from The American Heritage® Dictionary of the English Language, 4th Edition
- n. A glycoprotein hormone that stimulates the production of red blood cells by stem cells in bone marrow. Produced mainly by the kidneys, it is released in response to decreased levels of oxygen in body tissue.
- n. Epoetin alfa.
from Wiktionary, Creative Commons Attribution/Share-Alike License
- n. A glycoprotein hormone that functions as a cytokine for erythrocyte precursors in bone marrow
from WordNet 3.0 Copyright 2006 by Princeton University. All rights reserved.
- n. a glycoprotein secreted by the kidneys that stimulates the production of red blood cells
Epogen is an artificial form of a hormone called erythropoietin that stimulates the production of red blood cells.
For example, if a person loses blood, a growth factor called erythropoietin which is produced in the kidneys circulates in the bloodstream and tells the bone marrow to manufacture more blood cells.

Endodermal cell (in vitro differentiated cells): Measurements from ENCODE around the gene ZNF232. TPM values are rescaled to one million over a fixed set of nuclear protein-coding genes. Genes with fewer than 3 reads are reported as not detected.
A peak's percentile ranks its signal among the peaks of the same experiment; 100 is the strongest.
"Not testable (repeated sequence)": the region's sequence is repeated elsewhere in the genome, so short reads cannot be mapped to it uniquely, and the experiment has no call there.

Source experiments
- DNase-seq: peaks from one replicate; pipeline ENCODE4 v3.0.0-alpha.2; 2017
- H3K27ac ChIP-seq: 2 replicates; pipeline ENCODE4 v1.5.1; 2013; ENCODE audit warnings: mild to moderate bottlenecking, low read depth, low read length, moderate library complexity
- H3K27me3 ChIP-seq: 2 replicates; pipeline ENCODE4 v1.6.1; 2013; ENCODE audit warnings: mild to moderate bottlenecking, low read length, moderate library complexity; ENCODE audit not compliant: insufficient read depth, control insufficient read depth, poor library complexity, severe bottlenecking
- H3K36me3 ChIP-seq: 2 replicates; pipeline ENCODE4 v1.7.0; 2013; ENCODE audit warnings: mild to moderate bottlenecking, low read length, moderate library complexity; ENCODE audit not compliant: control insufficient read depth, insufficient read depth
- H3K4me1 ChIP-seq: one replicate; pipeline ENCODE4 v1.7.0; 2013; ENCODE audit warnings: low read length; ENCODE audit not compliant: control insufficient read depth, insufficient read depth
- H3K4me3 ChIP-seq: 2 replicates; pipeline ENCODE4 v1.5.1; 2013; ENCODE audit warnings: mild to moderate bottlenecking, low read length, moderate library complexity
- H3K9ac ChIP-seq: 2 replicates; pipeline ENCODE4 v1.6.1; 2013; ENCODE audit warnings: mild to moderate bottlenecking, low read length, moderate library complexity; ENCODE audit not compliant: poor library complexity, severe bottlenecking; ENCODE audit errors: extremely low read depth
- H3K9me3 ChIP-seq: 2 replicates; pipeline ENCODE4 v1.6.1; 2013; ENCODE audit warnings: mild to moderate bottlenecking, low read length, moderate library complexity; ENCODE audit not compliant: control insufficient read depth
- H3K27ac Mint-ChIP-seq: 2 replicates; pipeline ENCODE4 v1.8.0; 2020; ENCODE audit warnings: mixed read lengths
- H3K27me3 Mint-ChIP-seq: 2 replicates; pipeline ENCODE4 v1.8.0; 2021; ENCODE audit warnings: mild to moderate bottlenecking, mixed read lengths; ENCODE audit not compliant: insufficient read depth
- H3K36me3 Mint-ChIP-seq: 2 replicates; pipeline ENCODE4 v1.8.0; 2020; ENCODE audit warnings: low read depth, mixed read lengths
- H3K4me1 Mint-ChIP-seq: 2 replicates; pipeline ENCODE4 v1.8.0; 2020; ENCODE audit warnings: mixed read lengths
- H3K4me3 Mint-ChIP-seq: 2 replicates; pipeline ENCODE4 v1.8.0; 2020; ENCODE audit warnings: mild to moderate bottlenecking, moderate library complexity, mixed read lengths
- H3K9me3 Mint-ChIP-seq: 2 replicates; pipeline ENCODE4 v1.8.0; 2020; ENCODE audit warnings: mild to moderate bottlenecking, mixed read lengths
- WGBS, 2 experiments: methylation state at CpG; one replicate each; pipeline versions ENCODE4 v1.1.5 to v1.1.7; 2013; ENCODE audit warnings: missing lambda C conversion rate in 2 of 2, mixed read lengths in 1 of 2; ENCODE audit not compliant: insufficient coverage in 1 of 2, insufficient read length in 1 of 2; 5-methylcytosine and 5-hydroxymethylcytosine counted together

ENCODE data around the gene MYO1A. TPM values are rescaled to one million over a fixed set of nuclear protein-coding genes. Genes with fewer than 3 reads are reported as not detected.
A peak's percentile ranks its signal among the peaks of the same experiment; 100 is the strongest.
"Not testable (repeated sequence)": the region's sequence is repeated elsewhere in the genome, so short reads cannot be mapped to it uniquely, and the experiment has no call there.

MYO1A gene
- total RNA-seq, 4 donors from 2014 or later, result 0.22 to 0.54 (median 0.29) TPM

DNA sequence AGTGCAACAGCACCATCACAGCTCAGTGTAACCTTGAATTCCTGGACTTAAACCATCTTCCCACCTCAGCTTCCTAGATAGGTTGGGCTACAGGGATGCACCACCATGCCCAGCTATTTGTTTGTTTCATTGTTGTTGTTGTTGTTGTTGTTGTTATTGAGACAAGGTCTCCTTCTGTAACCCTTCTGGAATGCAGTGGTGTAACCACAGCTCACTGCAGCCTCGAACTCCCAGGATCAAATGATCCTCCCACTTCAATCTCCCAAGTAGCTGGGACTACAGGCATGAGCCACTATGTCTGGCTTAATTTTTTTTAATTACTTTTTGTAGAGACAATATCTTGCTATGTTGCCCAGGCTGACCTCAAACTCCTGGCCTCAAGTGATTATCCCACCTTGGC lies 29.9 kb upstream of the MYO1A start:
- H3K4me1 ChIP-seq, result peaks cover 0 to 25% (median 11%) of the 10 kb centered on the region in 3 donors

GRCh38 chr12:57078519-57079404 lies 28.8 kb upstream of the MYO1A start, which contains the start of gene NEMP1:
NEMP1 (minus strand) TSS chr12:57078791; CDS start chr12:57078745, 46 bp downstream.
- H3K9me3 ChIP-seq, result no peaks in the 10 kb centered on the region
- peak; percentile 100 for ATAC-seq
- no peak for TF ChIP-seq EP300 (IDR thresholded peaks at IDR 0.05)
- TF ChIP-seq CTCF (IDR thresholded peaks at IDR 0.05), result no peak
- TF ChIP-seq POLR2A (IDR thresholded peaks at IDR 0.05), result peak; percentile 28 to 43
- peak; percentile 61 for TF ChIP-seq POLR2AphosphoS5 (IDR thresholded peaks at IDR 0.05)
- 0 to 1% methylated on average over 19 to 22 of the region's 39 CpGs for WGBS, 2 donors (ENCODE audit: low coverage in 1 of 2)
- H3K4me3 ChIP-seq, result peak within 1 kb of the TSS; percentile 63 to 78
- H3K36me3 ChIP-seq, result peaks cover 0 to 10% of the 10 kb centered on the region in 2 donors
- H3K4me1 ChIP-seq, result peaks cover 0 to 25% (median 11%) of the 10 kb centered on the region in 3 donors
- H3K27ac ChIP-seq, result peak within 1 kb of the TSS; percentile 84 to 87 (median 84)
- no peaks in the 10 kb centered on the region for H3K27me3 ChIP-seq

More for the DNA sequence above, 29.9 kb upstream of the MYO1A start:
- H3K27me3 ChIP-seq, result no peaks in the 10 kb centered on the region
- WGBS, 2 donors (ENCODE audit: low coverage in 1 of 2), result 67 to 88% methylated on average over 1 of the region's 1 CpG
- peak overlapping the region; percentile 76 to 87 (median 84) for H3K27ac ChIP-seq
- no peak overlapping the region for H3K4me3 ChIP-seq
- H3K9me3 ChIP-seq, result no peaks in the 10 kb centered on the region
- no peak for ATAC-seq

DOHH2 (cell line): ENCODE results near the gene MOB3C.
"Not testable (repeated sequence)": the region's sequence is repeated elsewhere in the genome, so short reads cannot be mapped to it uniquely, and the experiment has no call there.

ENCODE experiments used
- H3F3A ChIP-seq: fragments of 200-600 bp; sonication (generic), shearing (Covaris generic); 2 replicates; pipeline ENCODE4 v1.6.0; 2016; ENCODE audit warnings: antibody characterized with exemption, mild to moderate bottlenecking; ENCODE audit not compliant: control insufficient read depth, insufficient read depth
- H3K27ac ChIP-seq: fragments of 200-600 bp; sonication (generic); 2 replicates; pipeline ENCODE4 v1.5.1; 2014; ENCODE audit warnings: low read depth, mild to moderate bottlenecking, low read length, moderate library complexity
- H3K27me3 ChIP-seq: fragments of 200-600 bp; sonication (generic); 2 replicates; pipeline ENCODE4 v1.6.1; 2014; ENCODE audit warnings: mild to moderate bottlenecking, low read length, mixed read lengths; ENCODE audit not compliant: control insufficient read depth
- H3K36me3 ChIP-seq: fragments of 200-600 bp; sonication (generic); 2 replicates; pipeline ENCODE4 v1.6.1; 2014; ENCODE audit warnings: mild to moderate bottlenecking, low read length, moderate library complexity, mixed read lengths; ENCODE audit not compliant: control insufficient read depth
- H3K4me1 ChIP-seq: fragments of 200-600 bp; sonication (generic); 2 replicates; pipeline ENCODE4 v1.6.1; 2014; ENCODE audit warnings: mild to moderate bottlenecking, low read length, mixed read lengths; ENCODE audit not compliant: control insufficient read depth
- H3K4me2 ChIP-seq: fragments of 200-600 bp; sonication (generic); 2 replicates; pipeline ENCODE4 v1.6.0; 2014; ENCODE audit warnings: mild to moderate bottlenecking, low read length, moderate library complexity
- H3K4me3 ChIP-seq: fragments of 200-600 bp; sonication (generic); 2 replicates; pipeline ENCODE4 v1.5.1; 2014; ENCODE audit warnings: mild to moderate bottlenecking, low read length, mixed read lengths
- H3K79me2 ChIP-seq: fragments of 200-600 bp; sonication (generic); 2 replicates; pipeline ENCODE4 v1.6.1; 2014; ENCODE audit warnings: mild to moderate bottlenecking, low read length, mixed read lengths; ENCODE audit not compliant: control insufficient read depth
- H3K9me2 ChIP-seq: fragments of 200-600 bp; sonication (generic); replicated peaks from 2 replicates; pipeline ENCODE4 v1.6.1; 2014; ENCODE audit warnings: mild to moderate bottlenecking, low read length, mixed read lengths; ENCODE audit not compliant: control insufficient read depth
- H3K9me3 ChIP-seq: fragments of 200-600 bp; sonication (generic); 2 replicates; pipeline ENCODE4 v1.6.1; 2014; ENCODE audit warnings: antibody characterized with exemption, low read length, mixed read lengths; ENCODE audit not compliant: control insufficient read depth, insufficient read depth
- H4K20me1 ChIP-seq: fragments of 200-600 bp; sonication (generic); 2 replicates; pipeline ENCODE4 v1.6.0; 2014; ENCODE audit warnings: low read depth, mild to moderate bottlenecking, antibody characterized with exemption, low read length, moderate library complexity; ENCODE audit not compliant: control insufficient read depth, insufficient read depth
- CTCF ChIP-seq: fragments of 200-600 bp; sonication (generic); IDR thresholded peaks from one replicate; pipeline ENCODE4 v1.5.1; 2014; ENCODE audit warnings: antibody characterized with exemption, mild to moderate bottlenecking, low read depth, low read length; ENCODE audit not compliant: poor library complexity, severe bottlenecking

The kidneys release a hormone called erythropoietin, commonly known as EPO, which stimulates the production of oxygen-carrying red blood cells.
The meeting, a follow-up to a May 2007 meeting with the agency's Oncology Drugs Advisory Committee, will examine findings related to the drugs known as erythropoietin stimulating agents, or ESAs, which are used to boost red-blood-cell production in cancer patients whose chemotherapy causes anemia.
Aranesp, part of a family of drugs known as erythropoietin-stimulating agents, boosts red-blood-cell production in patients with anemia due to chemotherapy and kidney disease.
It does this via a substance called erythropoietin (EPO), a hormone made by the kidneys when the body needs to make more red blood corpuscles.
More broadly, human genes are used by pharmaceutical firms in the production of insulin for diabetics, human growth hormone, and erythropoietin, which is used to treat anaemia.
In 1977, after nearly 25 years of research, Dr. Goldwasser discovered the hormone secreted by the kidneys known as erythropoietin or
For example, when they left out the protein called erythropoietin, the skin cells generated neutrophils and macrophages, types of white blood cell used by the immune system.
These so-called erythropoietin drugs are among the very first fruits of the biotech revolution, the manufacture of naturally occurring biologic substances to treat disease.